Missed opportunities for prevention in general internal medicine

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Abstract

Background

According to the Canadian Society of Internal Medicine, the Canadian general internist is in the ideal position to promote patient health through disease prevention. To explore the general internist's contribution to disease prevention, the authors quantified the extent to which opportunities for prevention were addressed by the general internal medicine (GIM) service in an acute care teaching hospital in Calgary.

Methods

The authors interviewed 100 adult patients before discharge from the hospital's GIM service between May 14, 1997, and Dec. 2, 1997. The number of potential opportunities for preventive intervention were identified for each patient from 10 possible interventions recommended by the Canadian Task Force on the Periodic Health Examination (now the Canadian Task Force on Preventive Health Care): breast cancer screening, Papanicolaou smear for cervical cancer, counselling on menopausal hormone replacement therapy, digital rectal examination for prostate cancer, smoking cessation counselling, cholesterol measurement, therapy or monitoring for hypertension, influenza vaccination, pneumococcal vaccination and colorectal cancer screening. The authors determined which interventions the patient had undergone before the current admission to hospital and, using patient recall and postdischarge medical chart review, which opportunities for intervention were addressed by the GIM service during the current admission. An opportunity for preventive intervention was considered as addressed by the GIM service if it was performed during the current admission or if the general internist informed the patient or the patient's family physician of the need for such intervention in the near future.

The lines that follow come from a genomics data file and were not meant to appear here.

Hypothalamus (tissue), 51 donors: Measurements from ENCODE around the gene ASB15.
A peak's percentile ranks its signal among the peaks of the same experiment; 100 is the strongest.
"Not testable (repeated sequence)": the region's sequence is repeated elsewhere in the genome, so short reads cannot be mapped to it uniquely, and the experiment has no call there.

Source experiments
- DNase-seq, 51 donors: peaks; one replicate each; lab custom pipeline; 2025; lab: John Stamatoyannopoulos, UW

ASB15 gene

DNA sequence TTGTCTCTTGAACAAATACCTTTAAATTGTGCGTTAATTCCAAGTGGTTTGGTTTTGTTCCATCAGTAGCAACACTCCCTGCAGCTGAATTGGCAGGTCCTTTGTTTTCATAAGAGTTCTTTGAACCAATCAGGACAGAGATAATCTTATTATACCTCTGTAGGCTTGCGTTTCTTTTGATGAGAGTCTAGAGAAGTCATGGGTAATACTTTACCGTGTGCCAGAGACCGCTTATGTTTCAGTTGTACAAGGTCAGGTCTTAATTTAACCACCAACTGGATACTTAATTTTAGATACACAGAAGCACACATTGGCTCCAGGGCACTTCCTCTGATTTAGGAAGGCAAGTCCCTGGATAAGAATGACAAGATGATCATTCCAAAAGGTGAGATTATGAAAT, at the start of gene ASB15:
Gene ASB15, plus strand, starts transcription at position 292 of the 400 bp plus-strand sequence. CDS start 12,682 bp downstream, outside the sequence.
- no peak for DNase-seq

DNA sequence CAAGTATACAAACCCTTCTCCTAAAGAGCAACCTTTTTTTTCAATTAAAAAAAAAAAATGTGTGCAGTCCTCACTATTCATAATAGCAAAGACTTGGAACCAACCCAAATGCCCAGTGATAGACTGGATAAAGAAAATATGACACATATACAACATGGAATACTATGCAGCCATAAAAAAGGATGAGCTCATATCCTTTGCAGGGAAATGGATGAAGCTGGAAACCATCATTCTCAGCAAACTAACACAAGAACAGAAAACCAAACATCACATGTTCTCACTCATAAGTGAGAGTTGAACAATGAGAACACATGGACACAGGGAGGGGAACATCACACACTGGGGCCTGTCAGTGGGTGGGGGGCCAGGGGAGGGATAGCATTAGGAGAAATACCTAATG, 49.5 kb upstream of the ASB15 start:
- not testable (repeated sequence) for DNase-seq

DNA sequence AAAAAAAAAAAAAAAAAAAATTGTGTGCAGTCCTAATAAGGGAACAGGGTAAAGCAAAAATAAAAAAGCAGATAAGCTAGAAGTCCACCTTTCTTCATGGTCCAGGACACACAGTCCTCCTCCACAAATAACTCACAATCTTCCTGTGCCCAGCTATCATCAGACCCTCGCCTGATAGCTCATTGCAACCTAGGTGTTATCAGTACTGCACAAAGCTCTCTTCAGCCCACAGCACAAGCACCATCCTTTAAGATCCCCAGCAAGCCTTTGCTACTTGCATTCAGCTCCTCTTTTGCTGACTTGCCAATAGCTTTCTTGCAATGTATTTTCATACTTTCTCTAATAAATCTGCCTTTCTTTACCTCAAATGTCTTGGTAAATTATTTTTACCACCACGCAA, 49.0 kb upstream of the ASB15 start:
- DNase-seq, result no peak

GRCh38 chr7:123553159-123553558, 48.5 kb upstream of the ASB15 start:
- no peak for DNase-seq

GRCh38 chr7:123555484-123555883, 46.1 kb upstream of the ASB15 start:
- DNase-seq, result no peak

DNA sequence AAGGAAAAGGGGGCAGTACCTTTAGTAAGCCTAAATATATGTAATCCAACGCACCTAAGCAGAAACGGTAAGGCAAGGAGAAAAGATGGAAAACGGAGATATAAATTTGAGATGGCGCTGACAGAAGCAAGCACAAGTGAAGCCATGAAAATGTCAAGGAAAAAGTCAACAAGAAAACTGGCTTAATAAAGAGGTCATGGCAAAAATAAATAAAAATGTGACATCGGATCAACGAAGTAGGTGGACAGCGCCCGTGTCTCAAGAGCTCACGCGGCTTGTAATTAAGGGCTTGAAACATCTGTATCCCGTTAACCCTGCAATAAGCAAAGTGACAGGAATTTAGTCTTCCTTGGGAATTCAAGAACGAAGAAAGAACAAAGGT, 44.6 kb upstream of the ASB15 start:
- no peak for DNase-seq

Results

Among the 10 preventive interventions considered, a mean of 3.8 potential opportunities for prevention were identified for each patient. Of these, 46.5% had been addressed before the current admission, and 8.7% were addressed by the GIM service during the admission. Therefore, at the time of discharge, a mean of 55.2% of opportunities had been addressed. Among the opportunities not previously addressed, the GIM service most frequently addressed digital rectal examination for prostate cancer and cholesterol measurement.

Interpretation

General internists are discharging patients without sufficiently addressing opportunities for disease prevention. Preventive care protocols may be needed to limit the frequency of missed opportunities for prevention in patients admitted to tertiary care GIM services.

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